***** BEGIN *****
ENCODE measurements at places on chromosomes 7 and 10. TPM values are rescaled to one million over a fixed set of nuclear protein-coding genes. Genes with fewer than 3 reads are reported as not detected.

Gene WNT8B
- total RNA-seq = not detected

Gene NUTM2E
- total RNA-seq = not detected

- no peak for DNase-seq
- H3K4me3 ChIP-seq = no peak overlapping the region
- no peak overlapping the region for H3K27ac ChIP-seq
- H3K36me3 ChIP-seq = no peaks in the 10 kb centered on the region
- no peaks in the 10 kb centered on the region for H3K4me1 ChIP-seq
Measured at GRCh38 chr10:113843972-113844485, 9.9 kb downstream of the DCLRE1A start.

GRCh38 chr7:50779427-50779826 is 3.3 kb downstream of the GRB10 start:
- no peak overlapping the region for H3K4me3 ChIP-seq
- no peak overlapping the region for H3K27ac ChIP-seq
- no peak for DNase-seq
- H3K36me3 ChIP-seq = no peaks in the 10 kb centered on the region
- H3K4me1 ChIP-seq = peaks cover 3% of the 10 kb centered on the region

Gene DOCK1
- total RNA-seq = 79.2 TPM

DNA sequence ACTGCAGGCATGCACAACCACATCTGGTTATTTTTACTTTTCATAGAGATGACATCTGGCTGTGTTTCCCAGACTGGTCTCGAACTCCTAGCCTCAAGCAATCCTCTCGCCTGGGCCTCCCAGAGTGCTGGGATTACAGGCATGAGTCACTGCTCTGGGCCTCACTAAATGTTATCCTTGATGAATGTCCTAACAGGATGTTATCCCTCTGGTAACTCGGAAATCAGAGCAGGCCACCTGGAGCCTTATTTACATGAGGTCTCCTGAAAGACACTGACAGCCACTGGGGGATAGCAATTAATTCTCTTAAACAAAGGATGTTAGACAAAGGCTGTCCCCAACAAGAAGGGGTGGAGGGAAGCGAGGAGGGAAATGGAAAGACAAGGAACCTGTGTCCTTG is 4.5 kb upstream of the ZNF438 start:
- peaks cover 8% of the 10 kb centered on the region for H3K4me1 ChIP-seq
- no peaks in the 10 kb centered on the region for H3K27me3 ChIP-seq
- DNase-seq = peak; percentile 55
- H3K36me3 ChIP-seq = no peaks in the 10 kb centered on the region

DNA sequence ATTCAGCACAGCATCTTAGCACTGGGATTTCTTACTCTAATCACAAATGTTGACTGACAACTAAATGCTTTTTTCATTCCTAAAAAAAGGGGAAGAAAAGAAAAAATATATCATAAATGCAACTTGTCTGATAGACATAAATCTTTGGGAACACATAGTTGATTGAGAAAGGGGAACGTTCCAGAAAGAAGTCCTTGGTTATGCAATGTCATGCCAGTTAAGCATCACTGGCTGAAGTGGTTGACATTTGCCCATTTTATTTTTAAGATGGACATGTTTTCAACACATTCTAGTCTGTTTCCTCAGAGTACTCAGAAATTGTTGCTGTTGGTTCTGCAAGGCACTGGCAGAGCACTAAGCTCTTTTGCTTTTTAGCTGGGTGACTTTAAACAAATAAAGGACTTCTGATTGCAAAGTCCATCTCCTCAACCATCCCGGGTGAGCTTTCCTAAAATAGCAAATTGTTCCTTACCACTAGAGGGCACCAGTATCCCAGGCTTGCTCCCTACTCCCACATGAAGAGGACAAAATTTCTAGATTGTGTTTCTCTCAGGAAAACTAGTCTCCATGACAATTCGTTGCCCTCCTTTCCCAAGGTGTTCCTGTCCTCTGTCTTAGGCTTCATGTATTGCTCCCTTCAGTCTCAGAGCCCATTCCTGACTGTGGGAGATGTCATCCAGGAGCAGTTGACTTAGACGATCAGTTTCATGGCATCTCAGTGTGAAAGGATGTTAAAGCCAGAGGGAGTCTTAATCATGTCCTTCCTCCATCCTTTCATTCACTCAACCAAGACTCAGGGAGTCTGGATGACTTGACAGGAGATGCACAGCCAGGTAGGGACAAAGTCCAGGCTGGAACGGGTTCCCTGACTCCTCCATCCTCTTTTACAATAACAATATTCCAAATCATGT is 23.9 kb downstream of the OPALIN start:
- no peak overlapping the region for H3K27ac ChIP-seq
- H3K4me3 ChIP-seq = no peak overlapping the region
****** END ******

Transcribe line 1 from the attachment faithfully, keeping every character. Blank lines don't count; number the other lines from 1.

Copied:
ENCODE measurements at places on chromosomes 7 and 10. TPM values are rescaled to one million over a fixed set of nuclear protein-coding genes. Genes with fewer than 3 reads are reported as not detected.